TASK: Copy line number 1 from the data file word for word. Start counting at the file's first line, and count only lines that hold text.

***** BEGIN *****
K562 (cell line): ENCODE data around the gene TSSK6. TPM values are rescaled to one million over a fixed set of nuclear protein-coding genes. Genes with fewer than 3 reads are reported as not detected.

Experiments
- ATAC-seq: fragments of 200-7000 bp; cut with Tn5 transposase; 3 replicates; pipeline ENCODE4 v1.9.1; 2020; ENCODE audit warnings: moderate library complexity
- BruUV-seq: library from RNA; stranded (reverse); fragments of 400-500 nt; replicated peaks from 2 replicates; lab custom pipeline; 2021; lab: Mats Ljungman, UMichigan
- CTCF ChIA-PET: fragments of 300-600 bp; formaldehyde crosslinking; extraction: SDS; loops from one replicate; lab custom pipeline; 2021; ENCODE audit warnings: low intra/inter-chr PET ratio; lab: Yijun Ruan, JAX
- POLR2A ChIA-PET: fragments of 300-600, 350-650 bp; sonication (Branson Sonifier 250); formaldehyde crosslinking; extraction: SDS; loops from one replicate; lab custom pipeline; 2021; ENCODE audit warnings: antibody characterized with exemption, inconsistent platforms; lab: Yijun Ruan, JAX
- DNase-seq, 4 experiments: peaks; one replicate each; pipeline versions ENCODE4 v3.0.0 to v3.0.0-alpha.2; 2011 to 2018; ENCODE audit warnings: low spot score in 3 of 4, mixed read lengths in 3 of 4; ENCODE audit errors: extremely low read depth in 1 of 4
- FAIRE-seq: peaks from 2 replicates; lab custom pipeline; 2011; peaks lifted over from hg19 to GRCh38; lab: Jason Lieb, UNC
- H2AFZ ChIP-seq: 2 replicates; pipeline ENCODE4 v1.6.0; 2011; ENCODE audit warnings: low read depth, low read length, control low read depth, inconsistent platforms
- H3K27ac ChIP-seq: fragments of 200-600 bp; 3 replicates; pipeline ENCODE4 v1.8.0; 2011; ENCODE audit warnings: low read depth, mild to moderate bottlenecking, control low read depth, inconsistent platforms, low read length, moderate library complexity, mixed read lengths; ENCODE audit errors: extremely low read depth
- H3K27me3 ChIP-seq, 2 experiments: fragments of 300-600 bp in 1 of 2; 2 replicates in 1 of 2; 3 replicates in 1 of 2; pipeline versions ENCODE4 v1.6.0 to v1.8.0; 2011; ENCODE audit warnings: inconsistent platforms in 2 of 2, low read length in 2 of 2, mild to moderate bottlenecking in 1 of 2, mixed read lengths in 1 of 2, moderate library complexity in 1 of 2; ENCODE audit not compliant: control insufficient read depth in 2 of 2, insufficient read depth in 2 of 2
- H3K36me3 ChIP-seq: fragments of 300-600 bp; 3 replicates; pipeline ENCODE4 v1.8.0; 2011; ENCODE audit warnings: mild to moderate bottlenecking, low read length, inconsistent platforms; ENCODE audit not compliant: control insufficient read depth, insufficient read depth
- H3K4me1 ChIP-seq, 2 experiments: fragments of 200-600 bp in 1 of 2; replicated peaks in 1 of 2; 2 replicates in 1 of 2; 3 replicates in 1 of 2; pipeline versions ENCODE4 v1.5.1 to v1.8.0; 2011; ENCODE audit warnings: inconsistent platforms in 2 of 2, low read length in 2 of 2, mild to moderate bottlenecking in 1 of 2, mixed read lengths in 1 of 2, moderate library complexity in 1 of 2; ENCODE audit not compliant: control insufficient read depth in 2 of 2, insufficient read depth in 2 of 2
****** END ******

K562 (cell line): ENCODE data around the gene TSSK6. TPM values are rescaled to one million over a fixed set of nuclear protein-coding genes. Genes with fewer than 3 reads are reported as not detected.